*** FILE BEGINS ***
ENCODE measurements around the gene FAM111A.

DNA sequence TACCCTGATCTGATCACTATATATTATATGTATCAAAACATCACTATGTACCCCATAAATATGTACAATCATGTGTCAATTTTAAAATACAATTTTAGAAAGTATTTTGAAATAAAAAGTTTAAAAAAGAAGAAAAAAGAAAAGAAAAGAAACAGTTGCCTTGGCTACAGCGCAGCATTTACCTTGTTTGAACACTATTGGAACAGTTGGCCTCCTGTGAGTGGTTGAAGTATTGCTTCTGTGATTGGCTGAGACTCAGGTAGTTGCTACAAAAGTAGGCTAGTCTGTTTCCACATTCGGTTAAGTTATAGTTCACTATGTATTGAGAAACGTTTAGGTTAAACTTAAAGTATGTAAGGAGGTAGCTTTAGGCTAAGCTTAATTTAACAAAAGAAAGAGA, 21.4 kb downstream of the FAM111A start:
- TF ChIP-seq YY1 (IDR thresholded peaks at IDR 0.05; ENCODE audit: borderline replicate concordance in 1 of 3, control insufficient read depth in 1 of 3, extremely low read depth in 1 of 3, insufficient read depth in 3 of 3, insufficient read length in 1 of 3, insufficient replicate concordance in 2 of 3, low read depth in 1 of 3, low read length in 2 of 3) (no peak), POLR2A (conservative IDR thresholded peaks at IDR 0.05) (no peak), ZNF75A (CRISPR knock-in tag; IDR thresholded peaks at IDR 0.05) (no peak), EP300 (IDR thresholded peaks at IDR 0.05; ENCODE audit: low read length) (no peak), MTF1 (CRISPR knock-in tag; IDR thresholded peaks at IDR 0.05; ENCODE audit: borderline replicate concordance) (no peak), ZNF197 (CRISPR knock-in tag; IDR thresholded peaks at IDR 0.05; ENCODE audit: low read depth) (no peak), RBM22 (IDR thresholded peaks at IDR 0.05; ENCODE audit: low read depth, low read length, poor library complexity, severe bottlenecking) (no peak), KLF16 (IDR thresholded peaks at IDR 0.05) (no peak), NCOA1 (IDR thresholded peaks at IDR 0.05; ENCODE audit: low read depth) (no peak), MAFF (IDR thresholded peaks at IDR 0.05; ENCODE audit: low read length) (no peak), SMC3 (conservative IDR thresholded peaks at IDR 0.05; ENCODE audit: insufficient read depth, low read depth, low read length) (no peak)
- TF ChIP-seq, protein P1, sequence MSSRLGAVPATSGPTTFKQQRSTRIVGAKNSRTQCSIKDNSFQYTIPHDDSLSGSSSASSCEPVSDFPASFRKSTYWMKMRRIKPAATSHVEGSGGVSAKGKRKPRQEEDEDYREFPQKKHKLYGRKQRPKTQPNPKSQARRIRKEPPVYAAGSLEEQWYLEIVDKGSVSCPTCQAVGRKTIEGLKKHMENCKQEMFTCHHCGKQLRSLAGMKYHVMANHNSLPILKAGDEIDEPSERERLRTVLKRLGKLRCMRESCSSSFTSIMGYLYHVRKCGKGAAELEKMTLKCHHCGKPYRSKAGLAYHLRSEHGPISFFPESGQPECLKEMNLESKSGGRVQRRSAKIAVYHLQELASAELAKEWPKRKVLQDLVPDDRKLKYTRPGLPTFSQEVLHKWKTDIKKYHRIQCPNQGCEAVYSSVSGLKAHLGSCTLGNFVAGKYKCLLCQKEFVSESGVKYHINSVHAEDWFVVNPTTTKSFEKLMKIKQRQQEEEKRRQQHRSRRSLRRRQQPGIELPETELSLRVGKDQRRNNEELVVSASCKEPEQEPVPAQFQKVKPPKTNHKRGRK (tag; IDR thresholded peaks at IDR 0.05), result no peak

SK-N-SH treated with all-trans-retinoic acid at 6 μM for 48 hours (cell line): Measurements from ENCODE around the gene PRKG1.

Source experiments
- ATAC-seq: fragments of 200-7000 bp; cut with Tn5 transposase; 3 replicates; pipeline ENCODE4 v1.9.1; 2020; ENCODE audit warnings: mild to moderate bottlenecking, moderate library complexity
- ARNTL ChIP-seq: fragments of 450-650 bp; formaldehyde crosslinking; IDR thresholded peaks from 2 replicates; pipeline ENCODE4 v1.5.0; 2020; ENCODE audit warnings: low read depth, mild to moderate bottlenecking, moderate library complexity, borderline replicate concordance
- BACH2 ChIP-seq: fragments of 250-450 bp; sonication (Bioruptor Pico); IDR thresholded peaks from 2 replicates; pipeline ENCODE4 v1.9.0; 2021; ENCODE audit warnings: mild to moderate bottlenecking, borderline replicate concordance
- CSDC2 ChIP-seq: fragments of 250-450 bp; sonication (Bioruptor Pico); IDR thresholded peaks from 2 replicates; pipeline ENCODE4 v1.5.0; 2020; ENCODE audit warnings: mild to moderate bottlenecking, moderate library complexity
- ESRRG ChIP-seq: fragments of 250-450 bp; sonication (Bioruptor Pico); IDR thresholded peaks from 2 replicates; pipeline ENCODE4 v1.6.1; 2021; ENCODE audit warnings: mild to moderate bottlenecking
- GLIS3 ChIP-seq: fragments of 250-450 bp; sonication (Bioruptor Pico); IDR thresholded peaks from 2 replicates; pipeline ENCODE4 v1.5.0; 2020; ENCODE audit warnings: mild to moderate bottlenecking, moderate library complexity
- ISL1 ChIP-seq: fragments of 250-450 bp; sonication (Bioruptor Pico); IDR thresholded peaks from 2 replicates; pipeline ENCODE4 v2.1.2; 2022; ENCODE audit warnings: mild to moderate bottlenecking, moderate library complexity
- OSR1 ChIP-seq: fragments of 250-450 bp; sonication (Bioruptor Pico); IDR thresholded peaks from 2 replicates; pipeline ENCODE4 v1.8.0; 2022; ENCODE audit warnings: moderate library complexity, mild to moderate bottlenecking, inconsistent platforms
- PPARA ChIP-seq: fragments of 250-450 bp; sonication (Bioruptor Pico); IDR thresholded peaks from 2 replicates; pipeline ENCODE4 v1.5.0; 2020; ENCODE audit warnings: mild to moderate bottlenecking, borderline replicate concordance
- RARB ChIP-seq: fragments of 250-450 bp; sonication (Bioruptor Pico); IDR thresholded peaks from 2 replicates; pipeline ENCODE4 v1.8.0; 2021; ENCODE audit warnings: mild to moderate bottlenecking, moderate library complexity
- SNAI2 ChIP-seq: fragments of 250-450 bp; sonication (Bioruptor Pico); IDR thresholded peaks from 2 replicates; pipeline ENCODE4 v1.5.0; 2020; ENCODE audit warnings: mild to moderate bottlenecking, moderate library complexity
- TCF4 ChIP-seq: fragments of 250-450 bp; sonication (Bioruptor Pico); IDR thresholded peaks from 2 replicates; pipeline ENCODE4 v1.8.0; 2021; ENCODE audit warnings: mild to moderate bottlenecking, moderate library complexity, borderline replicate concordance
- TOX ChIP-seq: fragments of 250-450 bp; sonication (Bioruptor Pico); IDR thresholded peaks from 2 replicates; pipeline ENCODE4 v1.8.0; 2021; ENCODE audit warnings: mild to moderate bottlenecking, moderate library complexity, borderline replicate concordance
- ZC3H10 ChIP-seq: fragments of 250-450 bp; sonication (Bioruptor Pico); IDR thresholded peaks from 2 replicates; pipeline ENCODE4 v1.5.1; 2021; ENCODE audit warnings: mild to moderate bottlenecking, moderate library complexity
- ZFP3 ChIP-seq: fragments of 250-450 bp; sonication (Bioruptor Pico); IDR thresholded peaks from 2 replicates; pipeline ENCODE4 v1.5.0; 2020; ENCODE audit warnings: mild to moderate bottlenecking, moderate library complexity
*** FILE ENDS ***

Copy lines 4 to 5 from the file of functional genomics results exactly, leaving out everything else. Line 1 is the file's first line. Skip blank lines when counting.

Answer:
- TF ChIP-seq, protein P1, sequence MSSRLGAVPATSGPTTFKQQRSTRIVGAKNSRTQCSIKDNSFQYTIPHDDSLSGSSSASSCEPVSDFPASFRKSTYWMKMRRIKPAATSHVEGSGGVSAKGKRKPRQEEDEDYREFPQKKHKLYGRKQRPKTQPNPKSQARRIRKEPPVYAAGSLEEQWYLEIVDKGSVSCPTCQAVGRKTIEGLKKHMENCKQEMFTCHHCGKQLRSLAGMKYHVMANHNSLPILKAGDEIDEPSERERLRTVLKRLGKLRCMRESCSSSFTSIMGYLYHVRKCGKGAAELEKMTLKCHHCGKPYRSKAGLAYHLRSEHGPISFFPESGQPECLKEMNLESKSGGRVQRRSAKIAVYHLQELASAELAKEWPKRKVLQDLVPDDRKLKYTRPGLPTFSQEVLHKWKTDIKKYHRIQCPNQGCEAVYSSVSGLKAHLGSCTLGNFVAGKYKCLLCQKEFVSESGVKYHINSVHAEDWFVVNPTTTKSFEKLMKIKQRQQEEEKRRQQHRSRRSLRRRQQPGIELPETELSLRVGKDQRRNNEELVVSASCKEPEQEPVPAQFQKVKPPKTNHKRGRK (tag; IDR thresholded peaks at IDR 0.05), result no peak

SK-N-SH treated with all-trans-retinoic acid at 6 μM for 48 hours (cell line): Measurements from ENCODE around the gene PRKG1.